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The Century's Best Horror Fiction Volume Two

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In celebration of the new millennium, Cemetery Dance Publications has commissioned a spectacular two-volume anthology project under the editorship of noted author and historian of the horror genre, John Pelan. John will be selecting one story published during each year of the 20th Century (1901-2000) as the most notable story of that year -- all 100 stories will then be c In celebration of the new millennium, Cemetery Dance Publications has commissioned a spectacular two-volume anthology project under the editorship of noted author and historian of the horror genre, John Pelan. John will be selecting one story published during each year of the 20th Century (1901-2000) as the most notable story of that year -- all 100 stories will then be collected in The Century's Best Horror Fiction. The ground rules are simple: Only one selection per author. Only one selection per year. Two huge volumes, one hundred authors, one hundred classic stories, over 700,000 words of fiction -- history in the making!


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In celebration of the new millennium, Cemetery Dance Publications has commissioned a spectacular two-volume anthology project under the editorship of noted author and historian of the horror genre, John Pelan. John will be selecting one story published during each year of the 20th Century (1901-2000) as the most notable story of that year -- all 100 stories will then be c In celebration of the new millennium, Cemetery Dance Publications has commissioned a spectacular two-volume anthology project under the editorship of noted author and historian of the horror genre, John Pelan. John will be selecting one story published during each year of the 20th Century (1901-2000) as the most notable story of that year -- all 100 stories will then be collected in The Century's Best Horror Fiction. The ground rules are simple: Only one selection per author. Only one selection per year. Two huge volumes, one hundred authors, one hundred classic stories, over 700,000 words of fiction -- history in the making!

54 review for The Century's Best Horror Fiction Volume Two

  1. 4 out of 5

    Squire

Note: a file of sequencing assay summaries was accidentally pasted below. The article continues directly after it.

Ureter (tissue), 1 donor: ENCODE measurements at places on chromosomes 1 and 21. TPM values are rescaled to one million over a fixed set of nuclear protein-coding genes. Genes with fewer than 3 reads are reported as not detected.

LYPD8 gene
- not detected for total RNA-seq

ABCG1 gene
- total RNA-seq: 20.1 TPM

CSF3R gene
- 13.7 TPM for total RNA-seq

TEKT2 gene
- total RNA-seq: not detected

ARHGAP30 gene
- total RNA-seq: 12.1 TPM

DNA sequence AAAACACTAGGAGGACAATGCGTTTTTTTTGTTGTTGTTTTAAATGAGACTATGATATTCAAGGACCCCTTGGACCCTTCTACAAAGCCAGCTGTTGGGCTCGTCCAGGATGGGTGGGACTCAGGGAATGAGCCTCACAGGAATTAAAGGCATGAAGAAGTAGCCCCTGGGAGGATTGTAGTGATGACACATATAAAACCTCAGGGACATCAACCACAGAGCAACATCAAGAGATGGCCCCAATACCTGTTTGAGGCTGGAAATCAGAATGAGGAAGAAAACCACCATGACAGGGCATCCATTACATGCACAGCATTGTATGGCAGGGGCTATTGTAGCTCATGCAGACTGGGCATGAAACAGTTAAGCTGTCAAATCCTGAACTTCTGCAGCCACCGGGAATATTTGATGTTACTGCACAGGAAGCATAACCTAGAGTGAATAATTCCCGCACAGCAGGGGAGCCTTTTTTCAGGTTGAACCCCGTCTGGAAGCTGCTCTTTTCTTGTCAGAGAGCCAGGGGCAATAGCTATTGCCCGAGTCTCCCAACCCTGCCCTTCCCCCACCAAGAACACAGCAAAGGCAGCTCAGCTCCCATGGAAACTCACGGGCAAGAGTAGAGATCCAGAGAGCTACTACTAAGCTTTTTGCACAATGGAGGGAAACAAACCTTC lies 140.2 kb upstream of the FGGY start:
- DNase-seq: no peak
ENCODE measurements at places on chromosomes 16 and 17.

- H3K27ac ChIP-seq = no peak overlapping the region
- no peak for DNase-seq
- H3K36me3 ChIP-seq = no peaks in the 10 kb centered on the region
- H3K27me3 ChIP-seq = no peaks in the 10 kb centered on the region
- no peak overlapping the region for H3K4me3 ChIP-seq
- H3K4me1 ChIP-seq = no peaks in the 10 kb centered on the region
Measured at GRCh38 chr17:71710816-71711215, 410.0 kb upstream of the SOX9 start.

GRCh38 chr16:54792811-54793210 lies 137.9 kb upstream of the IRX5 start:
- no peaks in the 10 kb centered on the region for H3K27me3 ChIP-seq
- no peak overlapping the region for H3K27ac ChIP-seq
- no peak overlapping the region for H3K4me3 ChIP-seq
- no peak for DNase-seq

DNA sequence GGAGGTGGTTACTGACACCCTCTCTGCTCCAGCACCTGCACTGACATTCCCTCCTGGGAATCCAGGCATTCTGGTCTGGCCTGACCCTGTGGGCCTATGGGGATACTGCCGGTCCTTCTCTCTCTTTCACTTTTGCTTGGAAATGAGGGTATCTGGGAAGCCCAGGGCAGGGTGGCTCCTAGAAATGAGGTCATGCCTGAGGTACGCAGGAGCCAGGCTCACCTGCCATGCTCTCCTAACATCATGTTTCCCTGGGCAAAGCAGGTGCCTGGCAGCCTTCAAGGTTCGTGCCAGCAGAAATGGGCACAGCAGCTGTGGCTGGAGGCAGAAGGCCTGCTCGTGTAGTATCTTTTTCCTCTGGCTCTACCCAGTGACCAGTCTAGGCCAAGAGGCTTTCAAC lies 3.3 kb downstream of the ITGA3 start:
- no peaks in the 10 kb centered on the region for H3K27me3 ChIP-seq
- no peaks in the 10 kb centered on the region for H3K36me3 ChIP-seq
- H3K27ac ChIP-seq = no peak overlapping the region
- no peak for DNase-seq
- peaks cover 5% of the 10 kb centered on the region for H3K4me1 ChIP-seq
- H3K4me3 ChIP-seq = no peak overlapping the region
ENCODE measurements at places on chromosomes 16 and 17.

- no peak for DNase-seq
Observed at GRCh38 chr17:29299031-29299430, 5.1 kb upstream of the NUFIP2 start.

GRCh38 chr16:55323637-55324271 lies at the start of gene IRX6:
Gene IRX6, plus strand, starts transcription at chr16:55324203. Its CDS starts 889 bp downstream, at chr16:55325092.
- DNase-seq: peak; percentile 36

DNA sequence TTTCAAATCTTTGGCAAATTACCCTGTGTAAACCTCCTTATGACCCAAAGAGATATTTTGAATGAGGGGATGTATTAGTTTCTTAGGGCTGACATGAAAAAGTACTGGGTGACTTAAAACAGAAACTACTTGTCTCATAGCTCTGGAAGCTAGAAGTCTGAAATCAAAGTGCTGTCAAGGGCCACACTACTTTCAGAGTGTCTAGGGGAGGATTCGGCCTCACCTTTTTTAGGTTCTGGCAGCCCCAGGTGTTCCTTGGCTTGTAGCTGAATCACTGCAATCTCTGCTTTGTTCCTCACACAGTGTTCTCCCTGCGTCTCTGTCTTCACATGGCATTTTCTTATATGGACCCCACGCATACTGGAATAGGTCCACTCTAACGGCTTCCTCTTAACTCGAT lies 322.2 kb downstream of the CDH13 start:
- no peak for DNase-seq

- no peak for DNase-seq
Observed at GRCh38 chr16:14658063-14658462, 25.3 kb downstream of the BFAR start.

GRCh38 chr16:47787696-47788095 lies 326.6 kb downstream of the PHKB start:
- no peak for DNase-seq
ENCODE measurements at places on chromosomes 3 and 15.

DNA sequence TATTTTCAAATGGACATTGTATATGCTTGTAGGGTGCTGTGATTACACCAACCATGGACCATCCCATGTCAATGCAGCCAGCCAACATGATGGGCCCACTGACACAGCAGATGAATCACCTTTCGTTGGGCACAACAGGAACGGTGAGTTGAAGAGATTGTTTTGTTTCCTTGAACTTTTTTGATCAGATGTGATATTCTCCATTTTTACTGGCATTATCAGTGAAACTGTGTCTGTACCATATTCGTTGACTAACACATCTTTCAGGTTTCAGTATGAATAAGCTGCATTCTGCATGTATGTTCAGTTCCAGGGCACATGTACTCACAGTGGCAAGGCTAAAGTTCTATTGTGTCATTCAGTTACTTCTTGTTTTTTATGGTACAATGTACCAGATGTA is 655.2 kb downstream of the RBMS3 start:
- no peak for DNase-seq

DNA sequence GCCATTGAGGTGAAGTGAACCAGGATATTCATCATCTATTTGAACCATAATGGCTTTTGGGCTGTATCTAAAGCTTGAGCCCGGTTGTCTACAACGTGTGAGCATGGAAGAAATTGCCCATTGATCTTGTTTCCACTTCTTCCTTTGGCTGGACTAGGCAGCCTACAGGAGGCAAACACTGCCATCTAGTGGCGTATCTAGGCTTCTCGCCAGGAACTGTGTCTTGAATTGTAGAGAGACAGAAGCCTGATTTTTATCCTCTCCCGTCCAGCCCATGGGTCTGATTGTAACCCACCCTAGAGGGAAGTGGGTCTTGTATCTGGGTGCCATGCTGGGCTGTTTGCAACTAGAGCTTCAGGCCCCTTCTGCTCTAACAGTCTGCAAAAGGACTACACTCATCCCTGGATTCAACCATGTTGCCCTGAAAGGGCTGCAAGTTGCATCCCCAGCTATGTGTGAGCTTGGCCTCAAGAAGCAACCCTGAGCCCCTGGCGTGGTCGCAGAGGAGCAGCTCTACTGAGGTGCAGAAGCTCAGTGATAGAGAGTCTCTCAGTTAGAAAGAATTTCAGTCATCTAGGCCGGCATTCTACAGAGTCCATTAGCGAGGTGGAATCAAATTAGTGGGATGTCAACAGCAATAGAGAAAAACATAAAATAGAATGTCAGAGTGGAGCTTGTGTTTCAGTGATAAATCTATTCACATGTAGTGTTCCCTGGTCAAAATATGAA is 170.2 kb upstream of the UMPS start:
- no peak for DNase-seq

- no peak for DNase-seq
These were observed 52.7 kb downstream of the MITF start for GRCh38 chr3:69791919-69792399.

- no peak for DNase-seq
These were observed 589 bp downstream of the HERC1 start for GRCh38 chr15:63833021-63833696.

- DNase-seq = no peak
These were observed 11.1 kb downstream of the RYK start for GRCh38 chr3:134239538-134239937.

This second volume of editor John Pelan's high-concept horror anthology is as exceptional as the first. Covering the years for 1951 to 2000, Pelan again provides short, but illuminating notes before each story about his reasons for the selections he made as well as the stories and authors he has a personal relationship with. More here than in the first volume, the reader understands how the horror genre developed into its 21st century incarnations. Highly recommended for every fan of the horror g This second volume of editor John Pelan's high-concept horror anthology is as exceptional as the first. Covering the years for 1951 to 2000, Pelan again provides short, but illuminating notes before each story about his reasons for the selections he made as well as the stories and authors he has a personal relationship with. More here than in the first volume, the reader understands how the horror genre developed into its 21st century incarnations. Highly recommended for every fan of the horror genre. For me, the most memorable story in Volume II was the stunning 1993 selection: The Family Underwater by Lucy Taylor. Other favorites include The Altar by Robert Sheckley, The Aquarium by Carl Jacobi, Sticks by Karl Edward Wagner, Stephen by Elizabeth Massie, The Box by jack Ketchum, The Autopsy by Micheal Shea (which makes King's Survivor Type look like a children's story) and Fritz Leiber's Jamesian ghost story Horrible Imaginings. The only one that didn't seem up to snuff was the Lansdale story--okay, but it paled in comparison to every other selection. Here's the TOC for Volume II: 1951: Russell Kirk — Uncle Isiah 1952: Eric Frank Russell — I Am Nothing 1953: Robert Sheckley — The Altar 1954: Everil Worrell — Call Not Their Names 1955: Robert Aickman — Ringing the Changes 1956: Richard Wilson — Lonely Road 1957: Clifford Simak — Founding Father 1958: Robert Bloch — That Hell-Bound Train 1959: Charles Beaumont — The Howling Man 1960: Fredric Brown — The House 1961: Ray Russell — Sardonicus 1962: Carl Jacobi — The Aquarium 1963: Robert Arthur — The Mirror of Cagliostro 1964: Charles Birkin — A Lovely Bunch of Coconuts 1965: Jean Ray — The Shadowy Street 1966: Arthur Porges — The Mirror 1967: Norman Spinrad — Carcinoma Angels 1968: Anna Hunger — Come 1969: Steffan Aletti — The Last Work of Pietro Apono 1970: David A. Riley — The Lurkers in the Abyss 1971: Dorothy K. Haynes — The Derelict Track 1972: Gary Brandner — The Price of a Demon 1973: Eddy C. Bertin — Like Two White Spiders 1974: Karl Edward Wagner — Sticks 1975: David Drake — The Barrow Troll 1976: Dennis Etchison — It Only Comes Out at Night 1977: Barry N. Malzberg — The Man Who Loved the Midnight Lady 1978: Michael Bishop — Within the Walls of Tyre 1979: Ramsey Campbell — Mackintosh Willy 1980: Michael Shea — The Autopsy 1981: Stephen King — The Reach 1982: Fritz Leiber — Horrible Imagings 1983: David Schow — One for the Horrors 1984: Bob Leman — The Unhappy Pilgrimage of Clifford M. 1985: Michael Reaves — The Night People 1986: Tim Powers — Night Moves 1987: Ian Watson — Evil Water 1988: Joe R. Lansdale — The Night They Missed the Horror Show 1989: Joel Lane — The Earth Wire 1990: Elizabeth Massie — Stephen 1991: Thomas Ligotti — The Glamour 1992: Poppy Z. Brite — Calcutta Lord of Nerves 1993: Lucy Taylor — The Family Underwater 1994: Jack Ketchum — The Box 1995: Terry Lamsley — The Toddler 1996: Caitlín R. Kiernan — Tears Seven Times Salt 1997: Stephen Laws — The Crawl 1998: Brian Hodge — As Above, So Below 1999: Glen Hirshberg — Mr. Dark's Carnival 2000: Tim Lebbon — Reconstructing Amy